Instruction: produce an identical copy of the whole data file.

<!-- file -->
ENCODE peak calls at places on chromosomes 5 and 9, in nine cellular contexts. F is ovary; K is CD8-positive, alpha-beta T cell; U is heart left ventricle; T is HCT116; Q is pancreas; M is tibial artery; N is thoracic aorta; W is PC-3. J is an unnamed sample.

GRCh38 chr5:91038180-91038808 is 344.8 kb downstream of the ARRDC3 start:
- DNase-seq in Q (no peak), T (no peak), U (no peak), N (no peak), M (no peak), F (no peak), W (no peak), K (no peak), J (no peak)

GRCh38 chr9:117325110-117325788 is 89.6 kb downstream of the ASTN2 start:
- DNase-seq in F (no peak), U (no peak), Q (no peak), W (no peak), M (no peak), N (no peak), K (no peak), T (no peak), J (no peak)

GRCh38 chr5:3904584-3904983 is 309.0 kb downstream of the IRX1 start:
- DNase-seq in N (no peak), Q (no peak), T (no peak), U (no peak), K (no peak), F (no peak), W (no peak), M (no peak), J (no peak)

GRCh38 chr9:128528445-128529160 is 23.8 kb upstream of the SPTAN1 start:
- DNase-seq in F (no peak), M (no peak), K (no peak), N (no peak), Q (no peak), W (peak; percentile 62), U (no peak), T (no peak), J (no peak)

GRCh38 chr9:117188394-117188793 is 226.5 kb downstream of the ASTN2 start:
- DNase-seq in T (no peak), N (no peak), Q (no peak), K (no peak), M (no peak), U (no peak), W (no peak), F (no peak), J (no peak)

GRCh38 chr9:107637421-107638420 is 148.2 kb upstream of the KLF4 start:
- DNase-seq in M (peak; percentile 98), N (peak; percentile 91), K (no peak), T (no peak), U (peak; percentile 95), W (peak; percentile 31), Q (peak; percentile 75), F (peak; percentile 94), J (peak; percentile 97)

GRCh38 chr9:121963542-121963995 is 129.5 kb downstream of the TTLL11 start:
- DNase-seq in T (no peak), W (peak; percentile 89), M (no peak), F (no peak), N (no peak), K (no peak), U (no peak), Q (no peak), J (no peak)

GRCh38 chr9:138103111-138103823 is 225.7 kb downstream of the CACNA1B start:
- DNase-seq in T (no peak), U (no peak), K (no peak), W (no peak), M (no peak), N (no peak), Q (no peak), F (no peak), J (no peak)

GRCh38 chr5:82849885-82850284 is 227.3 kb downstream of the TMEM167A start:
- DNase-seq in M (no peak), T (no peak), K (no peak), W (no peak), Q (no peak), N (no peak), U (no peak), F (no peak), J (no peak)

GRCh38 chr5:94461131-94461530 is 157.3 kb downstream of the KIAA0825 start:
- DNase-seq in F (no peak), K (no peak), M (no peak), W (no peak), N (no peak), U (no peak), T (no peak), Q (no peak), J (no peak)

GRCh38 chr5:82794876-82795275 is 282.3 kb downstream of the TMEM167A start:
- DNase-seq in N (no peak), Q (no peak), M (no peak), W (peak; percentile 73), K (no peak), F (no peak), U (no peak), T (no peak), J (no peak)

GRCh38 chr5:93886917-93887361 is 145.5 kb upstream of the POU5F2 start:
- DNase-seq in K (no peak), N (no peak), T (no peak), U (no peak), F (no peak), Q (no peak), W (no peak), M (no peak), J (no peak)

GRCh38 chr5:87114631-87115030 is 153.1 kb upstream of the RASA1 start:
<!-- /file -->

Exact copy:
ENCODE peak calls at places on chromosomes 5 and 9, in nine cellular contexts. F is ovary; K is CD8-positive, alpha-beta T cell; U is heart left ventricle; T is HCT116; Q is pancreas; M is tibial artery; N is thoracic aorta; W is PC-3. J is an unnamed sample.

GRCh38 chr5:91038180-91038808 is 344.8 kb downstream of the ARRDC3 start:
- DNase-seq in Q (no peak), T (no peak), U (no peak), N (no peak), M (no peak), F (no peak), W (no peak), K (no peak), J (no peak)

GRCh38 chr9:117325110-117325788 is 89.6 kb downstream of the ASTN2 start:
- DNase-seq in F (no peak), U (no peak), Q (no peak), W (no peak), M (no peak), N (no peak), K (no peak), T (no peak), J (no peak)

GRCh38 chr5:3904584-3904983 is 309.0 kb downstream of the IRX1 start:
- DNase-seq in N (no peak), Q (no peak), T (no peak), U (no peak), K (no peak), F (no peak), W (no peak), M (no peak), J (no peak)

GRCh38 chr9:128528445-128529160 is 23.8 kb upstream of the SPTAN1 start:
- DNase-seq in F (no peak), M (no peak), K (no peak), N (no peak), Q (no peak), W (peak; percentile 62), U (no peak), T (no peak), J (no peak)

GRCh38 chr9:117188394-117188793 is 226.5 kb downstream of the ASTN2 start:
- DNase-seq in T (no peak), N (no peak), Q (no peak), K (no peak), M (no peak), U (no peak), W (no peak), F (no peak), J (no peak)

GRCh38 chr9:107637421-107638420 is 148.2 kb upstream of the KLF4 start:
- DNase-seq in M (peak; percentile 98), N (peak; percentile 91), K (no peak), T (no peak), U (peak; percentile 95), W (peak; percentile 31), Q (peak; percentile 75), F (peak; percentile 94), J (peak; percentile 97)

GRCh38 chr9:121963542-121963995 is 129.5 kb downstream of the TTLL11 start:
- DNase-seq in T (no peak), W (peak; percentile 89), M (no peak), F (no peak), N (no peak), K (no peak), U (no peak), Q (no peak), J (no peak)

GRCh38 chr9:138103111-138103823 is 225.7 kb downstream of the CACNA1B start:
- DNase-seq in T (no peak), U (no peak), K (no peak), W (no peak), M (no peak), N (no peak), Q (no peak), F (no peak), J (no peak)

GRCh38 chr5:82849885-82850284 is 227.3 kb downstream of the TMEM167A start:
- DNase-seq in M (no peak), T (no peak), K (no peak), W (no peak), Q (no peak), N (no peak), U (no peak), F (no peak), J (no peak)

GRCh38 chr5:94461131-94461530 is 157.3 kb downstream of the KIAA0825 start:
- DNase-seq in F (no peak), K (no peak), M (no peak), W (no peak), N (no peak), U (no peak), T (no peak), Q (no peak), J (no peak)

GRCh38 chr5:82794876-82795275 is 282.3 kb downstream of the TMEM167A start:
- DNase-seq in N (no peak), Q (no peak), M (no peak), W (peak; percentile 73), K (no peak), F (no peak), U (no peak), T (no peak), J (no peak)

GRCh38 chr5:93886917-93887361 is 145.5 kb upstream of the POU5F2 start:
- DNase-seq in K (no peak), N (no peak), T (no peak), U (no peak), F (no peak), Q (no peak), W (no peak), M (no peak), J (no peak)

GRCh38 chr5:87114631-87115030 is 153.1 kb upstream of the RASA1 start: